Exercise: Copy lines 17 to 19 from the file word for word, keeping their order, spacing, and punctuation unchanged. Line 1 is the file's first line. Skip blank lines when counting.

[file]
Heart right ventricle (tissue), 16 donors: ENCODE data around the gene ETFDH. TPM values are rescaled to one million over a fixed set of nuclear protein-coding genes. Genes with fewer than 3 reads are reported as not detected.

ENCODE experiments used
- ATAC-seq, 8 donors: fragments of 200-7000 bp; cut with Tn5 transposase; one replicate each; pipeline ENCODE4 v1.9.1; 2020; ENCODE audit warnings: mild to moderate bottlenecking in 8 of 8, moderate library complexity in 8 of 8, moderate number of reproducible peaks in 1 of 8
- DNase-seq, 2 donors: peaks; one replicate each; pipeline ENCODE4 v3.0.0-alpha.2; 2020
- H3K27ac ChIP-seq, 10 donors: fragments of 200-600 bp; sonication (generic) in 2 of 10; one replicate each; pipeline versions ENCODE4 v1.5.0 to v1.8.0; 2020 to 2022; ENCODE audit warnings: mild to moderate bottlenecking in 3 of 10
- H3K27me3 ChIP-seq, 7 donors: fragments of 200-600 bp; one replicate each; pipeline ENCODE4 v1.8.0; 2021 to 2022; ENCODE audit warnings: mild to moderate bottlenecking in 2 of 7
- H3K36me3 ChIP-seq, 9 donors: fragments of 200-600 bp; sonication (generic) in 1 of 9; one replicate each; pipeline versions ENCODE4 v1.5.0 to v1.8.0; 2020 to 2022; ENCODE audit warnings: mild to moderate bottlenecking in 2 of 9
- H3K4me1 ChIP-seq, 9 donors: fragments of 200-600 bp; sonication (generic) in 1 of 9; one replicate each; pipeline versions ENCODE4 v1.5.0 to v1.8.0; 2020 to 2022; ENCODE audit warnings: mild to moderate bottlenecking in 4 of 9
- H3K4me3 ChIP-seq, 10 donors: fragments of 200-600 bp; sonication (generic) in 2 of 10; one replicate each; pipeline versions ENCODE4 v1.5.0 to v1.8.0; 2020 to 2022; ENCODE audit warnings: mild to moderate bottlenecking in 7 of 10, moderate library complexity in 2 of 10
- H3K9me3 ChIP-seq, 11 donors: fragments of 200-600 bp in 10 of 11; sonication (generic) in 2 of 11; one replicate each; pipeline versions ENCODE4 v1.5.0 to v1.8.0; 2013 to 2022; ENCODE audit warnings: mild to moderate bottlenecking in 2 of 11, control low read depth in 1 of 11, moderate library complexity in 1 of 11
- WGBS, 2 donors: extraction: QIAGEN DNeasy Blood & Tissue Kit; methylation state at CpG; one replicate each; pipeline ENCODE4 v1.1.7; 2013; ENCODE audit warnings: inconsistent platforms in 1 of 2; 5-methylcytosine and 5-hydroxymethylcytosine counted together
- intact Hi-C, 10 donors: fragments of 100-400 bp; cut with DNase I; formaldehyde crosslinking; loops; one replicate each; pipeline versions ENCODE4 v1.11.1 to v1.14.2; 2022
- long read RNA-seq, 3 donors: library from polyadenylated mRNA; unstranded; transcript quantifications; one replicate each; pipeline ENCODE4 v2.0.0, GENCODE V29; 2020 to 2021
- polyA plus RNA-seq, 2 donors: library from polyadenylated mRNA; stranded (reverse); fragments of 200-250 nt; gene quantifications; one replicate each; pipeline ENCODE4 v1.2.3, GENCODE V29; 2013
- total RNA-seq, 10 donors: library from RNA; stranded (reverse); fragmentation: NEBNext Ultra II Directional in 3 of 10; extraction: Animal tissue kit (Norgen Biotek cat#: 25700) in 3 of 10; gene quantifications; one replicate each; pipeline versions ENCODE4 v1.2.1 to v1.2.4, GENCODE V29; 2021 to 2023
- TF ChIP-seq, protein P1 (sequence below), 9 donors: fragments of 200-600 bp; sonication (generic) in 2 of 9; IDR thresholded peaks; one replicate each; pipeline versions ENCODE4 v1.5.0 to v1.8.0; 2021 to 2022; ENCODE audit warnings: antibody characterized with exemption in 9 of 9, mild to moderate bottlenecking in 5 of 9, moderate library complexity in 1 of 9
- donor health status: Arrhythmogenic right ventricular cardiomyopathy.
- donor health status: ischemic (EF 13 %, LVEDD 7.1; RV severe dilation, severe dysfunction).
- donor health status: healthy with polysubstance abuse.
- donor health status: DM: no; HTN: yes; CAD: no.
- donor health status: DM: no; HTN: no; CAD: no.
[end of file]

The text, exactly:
- donor health status: Arrhythmogenic right ventricular cardiomyopathy.
- donor health status: ischemic (EF 13 %, LVEDD 7.1; RV severe dilation, severe dysfunction).
- donor health status: healthy with polysubstance abuse.